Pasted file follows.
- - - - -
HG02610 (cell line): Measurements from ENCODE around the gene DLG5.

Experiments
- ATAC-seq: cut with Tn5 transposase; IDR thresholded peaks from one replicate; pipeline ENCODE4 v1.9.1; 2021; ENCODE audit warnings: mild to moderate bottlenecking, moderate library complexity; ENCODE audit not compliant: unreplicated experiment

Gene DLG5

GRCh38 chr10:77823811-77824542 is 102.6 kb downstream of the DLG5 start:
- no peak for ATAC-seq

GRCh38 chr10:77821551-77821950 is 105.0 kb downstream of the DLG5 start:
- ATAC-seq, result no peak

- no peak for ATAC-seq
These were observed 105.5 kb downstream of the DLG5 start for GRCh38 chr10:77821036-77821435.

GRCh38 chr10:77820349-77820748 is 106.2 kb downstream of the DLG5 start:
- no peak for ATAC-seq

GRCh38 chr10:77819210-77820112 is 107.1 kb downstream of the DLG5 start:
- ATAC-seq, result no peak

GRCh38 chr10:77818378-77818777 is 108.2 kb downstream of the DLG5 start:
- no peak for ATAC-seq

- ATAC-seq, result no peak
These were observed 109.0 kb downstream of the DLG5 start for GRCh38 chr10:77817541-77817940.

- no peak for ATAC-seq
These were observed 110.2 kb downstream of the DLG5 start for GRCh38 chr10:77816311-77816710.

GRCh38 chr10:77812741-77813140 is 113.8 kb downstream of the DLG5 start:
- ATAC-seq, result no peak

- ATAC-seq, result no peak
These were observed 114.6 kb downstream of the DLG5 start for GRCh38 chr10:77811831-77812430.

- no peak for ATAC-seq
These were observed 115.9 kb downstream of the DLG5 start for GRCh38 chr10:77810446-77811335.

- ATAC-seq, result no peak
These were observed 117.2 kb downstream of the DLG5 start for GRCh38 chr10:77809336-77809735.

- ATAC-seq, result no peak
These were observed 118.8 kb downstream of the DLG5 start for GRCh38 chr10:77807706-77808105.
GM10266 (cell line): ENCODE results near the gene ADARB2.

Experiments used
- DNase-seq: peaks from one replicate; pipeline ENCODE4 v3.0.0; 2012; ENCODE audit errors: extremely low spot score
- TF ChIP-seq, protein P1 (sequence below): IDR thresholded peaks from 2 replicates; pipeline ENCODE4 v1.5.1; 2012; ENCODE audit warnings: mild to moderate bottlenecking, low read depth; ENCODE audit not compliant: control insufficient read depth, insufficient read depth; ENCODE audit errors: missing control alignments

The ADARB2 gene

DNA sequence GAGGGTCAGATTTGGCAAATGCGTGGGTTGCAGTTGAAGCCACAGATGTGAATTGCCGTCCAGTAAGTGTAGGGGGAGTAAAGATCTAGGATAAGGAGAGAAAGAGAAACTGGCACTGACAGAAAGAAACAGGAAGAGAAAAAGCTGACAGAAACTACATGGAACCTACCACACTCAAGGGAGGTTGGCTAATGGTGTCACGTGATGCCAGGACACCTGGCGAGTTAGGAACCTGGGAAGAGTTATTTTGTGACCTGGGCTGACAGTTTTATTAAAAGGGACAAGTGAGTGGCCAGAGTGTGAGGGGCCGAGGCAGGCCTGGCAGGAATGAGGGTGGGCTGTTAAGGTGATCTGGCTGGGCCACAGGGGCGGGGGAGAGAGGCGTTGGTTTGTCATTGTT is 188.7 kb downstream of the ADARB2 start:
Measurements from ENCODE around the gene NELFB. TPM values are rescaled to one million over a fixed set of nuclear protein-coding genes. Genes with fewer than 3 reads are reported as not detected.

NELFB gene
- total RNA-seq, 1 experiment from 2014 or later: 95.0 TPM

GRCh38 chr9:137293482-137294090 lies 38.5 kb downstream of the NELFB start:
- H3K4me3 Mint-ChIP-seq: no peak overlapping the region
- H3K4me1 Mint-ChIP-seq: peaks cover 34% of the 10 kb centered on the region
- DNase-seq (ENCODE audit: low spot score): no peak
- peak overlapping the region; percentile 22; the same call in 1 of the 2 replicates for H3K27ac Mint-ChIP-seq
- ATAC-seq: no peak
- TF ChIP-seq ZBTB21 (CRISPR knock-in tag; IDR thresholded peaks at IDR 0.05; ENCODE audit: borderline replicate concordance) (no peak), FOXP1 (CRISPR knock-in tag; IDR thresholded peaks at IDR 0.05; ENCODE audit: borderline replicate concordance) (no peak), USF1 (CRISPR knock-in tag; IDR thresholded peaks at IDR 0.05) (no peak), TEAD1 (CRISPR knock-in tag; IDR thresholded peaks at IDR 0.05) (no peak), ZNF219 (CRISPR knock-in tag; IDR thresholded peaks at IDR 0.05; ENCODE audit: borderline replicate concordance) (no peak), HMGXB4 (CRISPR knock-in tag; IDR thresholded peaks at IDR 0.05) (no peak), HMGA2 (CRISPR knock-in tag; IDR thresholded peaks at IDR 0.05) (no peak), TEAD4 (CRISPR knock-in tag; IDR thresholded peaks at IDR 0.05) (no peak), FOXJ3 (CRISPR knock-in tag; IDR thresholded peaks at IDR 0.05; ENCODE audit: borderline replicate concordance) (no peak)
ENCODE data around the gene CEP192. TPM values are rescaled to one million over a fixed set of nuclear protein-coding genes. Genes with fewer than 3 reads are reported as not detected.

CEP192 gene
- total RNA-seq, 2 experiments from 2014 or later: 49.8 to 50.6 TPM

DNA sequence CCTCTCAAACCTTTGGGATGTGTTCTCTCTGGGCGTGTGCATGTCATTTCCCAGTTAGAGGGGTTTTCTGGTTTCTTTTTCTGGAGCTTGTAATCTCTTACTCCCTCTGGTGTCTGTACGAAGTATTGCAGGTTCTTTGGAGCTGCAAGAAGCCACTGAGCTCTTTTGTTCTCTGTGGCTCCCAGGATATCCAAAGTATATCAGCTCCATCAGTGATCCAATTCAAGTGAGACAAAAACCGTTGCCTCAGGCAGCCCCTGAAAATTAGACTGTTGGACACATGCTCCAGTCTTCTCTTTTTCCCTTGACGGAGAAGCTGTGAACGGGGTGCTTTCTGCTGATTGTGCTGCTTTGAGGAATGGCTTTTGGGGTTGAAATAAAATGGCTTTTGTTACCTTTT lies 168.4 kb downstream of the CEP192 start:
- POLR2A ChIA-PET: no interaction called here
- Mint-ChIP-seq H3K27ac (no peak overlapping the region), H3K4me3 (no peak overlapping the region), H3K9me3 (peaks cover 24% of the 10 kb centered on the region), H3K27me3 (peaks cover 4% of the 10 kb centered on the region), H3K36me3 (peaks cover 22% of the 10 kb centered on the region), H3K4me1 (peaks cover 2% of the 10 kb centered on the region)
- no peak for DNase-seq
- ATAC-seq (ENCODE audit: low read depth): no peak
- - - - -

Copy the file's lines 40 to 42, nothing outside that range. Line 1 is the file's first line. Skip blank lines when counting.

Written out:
GRCh38 chr9:137293482-137294090 lies 38.5 kb downstream of the NELFB start:
- H3K4me3 Mint-ChIP-seq: no peak overlapping the region
- H3K4me1 Mint-ChIP-seq: peaks cover 34% of the 10 kb centered on the region